Research Article | Open Access
Thermodynamic Analysis of a Rankine Cycle Powered Vapor Compression Ice Maker Using Solar Energy
To develop the organic Rankine-vapor compression ice maker driven by solar energy, a thermodynamic model was developed and the effects of generation temperature, condensation temperature, and working fluid types on the system performance were analyzed. The results show that the cooling power per square meter collector and ice production per square meter collector per day depend largely on generation temperature and condensation temperature and they increase firstly and then decrease with increasing generation temperature. For every working fluid there is an optimal generation temperature at which organic Rankine efficiency achieves the maximum value. The cooling power per square meter collector and ice production per square meter collector per day are, respectively, 126.44 W m−2 and 7.61 kg m−2 day−1 at the generation temperature of 140°C for working fluid of R245fa, which demonstrates the feasibility of organic Rankine cycle powered vapor compression ice maker.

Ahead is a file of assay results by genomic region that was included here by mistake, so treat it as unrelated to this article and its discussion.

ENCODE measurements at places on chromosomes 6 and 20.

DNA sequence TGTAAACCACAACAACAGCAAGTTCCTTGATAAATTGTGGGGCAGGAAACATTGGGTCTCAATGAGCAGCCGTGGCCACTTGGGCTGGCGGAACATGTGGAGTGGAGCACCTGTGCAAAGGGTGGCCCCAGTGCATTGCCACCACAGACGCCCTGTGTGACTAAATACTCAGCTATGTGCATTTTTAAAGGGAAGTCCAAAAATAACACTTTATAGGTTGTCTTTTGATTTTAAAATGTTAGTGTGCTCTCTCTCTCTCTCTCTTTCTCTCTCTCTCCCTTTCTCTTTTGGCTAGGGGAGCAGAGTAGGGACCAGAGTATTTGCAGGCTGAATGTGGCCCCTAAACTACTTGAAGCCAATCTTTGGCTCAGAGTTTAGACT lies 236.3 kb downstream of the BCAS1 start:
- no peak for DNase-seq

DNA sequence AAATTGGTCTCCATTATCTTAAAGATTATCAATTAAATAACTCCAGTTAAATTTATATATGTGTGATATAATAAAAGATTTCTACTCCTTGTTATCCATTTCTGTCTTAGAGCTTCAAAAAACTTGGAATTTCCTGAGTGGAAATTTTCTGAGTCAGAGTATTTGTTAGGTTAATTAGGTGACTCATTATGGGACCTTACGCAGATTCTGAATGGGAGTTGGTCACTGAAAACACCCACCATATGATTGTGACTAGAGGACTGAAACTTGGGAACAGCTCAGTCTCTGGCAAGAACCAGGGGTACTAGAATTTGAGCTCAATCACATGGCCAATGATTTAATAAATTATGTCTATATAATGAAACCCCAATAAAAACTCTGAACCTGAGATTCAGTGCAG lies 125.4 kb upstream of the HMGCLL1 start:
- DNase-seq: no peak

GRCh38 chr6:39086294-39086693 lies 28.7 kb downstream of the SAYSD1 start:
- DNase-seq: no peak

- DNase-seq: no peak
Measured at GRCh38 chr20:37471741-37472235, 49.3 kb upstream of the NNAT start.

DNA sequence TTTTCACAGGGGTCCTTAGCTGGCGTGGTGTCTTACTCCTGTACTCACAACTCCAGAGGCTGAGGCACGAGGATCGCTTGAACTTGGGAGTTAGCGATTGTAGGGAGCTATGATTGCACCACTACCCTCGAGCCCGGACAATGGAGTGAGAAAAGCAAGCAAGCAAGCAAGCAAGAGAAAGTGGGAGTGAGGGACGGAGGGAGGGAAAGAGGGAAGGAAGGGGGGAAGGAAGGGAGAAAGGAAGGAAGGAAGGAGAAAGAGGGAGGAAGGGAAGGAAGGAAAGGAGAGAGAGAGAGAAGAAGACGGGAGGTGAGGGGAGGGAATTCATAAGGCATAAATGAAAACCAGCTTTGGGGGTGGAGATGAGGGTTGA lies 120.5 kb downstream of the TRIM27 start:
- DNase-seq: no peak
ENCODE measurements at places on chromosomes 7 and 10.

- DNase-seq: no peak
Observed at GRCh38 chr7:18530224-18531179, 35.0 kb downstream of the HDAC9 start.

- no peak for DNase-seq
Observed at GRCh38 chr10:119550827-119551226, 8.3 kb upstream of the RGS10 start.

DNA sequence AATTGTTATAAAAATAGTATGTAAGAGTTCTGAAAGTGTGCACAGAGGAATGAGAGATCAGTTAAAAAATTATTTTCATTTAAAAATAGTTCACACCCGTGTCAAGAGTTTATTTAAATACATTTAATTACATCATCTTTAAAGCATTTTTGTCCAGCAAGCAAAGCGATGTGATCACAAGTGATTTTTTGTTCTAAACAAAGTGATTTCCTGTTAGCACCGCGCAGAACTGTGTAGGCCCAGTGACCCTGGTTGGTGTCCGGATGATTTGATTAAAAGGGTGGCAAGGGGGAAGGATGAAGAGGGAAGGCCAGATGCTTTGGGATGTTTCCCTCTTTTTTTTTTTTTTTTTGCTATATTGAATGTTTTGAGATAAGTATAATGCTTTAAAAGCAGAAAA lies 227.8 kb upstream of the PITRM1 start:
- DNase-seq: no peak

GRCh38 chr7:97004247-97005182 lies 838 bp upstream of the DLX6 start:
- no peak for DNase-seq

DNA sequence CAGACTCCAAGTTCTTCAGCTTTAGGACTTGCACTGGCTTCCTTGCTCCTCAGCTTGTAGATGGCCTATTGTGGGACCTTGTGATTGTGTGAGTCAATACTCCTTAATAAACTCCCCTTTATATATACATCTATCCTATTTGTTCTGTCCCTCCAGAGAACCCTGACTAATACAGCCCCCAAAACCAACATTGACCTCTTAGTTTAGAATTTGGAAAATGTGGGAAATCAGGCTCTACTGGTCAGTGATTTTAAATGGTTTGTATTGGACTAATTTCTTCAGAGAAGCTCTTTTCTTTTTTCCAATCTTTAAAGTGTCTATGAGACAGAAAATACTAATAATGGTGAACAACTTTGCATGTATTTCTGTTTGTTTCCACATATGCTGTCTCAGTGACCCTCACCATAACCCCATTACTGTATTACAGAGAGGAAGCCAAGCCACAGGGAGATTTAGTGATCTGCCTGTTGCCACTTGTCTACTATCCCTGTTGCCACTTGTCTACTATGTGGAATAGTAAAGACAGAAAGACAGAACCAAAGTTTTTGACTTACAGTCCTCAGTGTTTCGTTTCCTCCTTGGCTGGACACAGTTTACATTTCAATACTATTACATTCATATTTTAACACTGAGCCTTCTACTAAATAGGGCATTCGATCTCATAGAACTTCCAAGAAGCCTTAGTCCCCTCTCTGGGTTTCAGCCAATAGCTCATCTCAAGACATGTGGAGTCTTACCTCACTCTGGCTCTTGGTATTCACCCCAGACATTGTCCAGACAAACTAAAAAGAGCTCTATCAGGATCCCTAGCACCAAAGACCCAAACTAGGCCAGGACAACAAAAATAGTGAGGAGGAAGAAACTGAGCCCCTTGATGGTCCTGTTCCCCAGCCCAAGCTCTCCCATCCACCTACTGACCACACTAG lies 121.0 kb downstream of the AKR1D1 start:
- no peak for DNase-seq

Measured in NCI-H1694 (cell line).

In recent years, there is an increasing need for cooling due to global warming, so, the energy consumption used for cooling has increased drastically [1, 2]. The use of solar energy is one important contribution for the reduction of fossil fuel consumption and harmful emissions to the environment, while solar cooling for food, beverage, and seafood preservation or air-conditioning is an attractive application of solar energy because both the insolation supply and the need for refrigeration reach maximum levels in the same period. In particular in some places, such as Tibet in China, a large proportion of people live in rural or remote locations where electricity is presently far from sufficient; also the solar radiation is the most sufficient in those areas and refrigeration device driven by solar energy is a very useful application for food and vaccine preservation. Solar powered ice makers or refrigerators have been reported by a lot of researchers [3–5]. Among these researches, there are many different ways to convert solar energy into cooling processes [6–9]; these are by the use of the absorption/adsorption refrigeration cycle and the organic Rankine cycle/vapor compression cycle (ORC/VCC) [10–12]. Boubakri [13, 14] carried out tests on an adsorptive solar powered ice maker using methanol/carbon pair. Vasta et al.  presented a model for dynamic simulation of an adsorptive ice maker and showed that the ice maker is able to freeze 5 kg of water during all days of June. Wang et al.  described the working principle of the combined cycles of solar refrigeration and heating, and their experimental results showed that the hybrid system is capable of heating 60 kg of water to about 90°C as well as producing ice at 10 kg per day with a 2 m2 solar collector. Li et al.  developed a no valve, flat plate solar ice maker and carried out experimental tests under both indoor and outdoor. Sumathy and Zhongfu  presented a solar-powered ice maker with the solid adsorption pair of activated carbon and methanol. In this paper, a simple flat plate collector with an exposed area of 0.92 m2 was employed to produce ice of about 4-5 kg day−1. Li and Wang  presented a uniform pressure model to describe the heat and mass transfer in an adsorbent bed for a flat plate solar ice maker. Kiplagat et al.  proposed consolidated composite material made from expanded graphite powder impregnated with LiCl salt for use in solar powered adsorption ice makers. Freni et al.  presented the simulation results of an adsorptive ice maker system driven by solar energy. Leite and Daguenet  studied the performance of an adsorption solar cooling system using the activated carbon-methanol pair and its numerical simulation. Rivera et al.  developed a novel solar intermittent refrigeration system for ice production with ammonia/lithium nitrate mixture as absorption working pairs. Today, most solar refrigeration devices on the market use absorption or adsorption refrigeration to achieve the cooling effect; however, these devices are generally costly and huge.